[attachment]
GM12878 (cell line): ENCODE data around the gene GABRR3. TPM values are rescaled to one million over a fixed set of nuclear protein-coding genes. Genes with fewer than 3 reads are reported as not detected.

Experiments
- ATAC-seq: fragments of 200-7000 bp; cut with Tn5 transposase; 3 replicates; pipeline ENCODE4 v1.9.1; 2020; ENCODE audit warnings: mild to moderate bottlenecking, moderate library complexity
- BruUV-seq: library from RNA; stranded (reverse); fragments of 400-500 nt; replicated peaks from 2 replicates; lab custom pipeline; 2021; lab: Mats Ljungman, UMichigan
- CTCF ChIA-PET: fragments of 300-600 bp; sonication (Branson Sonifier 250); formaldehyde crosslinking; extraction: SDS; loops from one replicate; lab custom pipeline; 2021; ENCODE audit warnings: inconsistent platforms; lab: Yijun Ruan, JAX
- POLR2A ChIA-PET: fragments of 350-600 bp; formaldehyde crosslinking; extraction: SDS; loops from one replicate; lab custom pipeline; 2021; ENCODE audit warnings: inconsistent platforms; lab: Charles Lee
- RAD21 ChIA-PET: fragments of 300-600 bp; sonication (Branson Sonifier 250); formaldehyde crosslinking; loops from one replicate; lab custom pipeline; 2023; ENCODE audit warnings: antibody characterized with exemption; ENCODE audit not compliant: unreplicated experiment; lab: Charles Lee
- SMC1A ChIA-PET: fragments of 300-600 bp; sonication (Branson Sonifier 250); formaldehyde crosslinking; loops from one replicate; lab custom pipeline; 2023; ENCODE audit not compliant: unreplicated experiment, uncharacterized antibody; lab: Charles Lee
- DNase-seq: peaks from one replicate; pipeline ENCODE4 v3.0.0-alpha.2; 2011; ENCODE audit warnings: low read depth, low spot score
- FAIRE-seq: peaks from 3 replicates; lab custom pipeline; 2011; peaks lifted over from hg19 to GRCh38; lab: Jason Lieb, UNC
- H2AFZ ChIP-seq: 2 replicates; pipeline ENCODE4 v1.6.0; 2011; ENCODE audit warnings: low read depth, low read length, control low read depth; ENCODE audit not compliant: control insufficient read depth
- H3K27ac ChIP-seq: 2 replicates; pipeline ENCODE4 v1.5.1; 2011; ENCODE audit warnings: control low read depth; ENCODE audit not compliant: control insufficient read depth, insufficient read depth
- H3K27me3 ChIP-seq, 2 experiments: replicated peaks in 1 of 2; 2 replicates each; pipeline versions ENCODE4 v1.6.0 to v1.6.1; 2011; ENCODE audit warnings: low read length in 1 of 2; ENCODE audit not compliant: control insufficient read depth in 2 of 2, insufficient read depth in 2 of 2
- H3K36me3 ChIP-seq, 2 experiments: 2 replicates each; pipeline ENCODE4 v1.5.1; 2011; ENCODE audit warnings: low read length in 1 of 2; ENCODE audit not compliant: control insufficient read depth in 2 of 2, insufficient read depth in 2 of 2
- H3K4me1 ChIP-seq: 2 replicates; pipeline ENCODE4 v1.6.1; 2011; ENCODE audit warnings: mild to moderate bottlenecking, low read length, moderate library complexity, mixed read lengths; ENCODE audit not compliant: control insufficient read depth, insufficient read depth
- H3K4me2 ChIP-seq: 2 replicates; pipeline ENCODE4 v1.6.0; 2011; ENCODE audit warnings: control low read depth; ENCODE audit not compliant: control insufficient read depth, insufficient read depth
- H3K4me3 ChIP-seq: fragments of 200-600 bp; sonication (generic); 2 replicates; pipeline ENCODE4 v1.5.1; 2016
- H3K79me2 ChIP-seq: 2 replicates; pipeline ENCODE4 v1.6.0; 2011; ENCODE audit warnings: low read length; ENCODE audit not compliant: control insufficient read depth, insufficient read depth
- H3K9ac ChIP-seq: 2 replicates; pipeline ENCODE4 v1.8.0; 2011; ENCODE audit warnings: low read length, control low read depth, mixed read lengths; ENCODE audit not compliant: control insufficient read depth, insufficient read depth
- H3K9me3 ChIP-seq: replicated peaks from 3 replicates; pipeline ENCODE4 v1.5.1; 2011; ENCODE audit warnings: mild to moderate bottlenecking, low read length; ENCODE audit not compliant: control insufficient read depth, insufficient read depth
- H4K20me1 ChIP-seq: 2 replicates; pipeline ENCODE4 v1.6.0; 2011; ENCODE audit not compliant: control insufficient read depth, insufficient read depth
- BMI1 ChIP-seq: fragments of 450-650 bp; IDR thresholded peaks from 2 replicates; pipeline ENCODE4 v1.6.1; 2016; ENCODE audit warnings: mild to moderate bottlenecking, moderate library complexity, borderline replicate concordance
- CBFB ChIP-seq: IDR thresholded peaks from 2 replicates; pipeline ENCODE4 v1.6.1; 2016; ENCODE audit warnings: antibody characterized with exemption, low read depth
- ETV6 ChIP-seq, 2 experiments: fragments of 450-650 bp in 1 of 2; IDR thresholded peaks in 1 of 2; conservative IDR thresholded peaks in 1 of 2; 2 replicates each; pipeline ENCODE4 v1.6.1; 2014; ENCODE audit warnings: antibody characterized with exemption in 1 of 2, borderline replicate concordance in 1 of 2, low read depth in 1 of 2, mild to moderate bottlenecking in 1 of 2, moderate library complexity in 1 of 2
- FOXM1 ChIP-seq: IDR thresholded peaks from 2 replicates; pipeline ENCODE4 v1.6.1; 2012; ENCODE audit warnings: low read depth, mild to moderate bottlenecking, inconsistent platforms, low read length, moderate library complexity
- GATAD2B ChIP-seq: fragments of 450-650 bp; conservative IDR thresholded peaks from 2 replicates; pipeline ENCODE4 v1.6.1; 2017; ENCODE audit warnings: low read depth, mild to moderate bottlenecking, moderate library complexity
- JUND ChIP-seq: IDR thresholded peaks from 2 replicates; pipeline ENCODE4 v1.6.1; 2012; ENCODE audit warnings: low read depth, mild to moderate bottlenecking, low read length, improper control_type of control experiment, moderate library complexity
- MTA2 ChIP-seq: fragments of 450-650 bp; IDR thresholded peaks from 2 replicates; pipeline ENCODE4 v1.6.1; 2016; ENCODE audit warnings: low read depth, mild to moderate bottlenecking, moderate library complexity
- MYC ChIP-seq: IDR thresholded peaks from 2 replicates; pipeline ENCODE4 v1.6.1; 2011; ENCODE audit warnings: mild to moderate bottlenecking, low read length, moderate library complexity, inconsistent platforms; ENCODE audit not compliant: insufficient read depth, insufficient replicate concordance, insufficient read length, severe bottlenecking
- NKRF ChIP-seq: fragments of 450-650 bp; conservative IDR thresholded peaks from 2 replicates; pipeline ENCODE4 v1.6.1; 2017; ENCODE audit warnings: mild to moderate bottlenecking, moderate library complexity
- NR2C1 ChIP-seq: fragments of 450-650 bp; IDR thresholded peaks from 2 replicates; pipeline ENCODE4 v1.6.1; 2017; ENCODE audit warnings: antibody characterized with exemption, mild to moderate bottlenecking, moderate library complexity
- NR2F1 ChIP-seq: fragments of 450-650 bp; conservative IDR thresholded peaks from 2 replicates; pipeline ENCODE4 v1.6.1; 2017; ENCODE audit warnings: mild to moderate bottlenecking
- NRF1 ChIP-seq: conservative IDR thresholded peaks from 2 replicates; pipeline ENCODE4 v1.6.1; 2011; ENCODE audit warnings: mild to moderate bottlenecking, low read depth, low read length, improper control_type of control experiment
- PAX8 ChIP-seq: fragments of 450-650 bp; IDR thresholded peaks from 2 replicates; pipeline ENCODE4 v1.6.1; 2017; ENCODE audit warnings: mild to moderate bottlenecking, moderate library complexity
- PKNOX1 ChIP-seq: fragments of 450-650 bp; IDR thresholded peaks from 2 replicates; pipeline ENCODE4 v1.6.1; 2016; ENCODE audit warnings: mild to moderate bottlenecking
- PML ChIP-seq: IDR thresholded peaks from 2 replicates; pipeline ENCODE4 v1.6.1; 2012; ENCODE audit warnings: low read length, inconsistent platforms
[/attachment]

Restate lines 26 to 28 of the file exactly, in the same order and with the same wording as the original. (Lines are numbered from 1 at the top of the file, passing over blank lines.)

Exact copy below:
- GATAD2B ChIP-seq: fragments of 450-650 bp; conservative IDR thresholded peaks from 2 replicates; pipeline ENCODE4 v1.6.1; 2017; ENCODE audit warnings: low read depth, mild to moderate bottlenecking, moderate library complexity
- JUND ChIP-seq: IDR thresholded peaks from 2 replicates; pipeline ENCODE4 v1.6.1; 2012; ENCODE audit warnings: low read depth, mild to moderate bottlenecking, low read length, improper control_type of control experiment, moderate library complexity
- MTA2 ChIP-seq: fragments of 450-650 bp; IDR thresholded peaks from 2 replicates; pipeline ENCODE4 v1.6.1; 2016; ENCODE audit warnings: low read depth, mild to moderate bottlenecking, moderate library complexity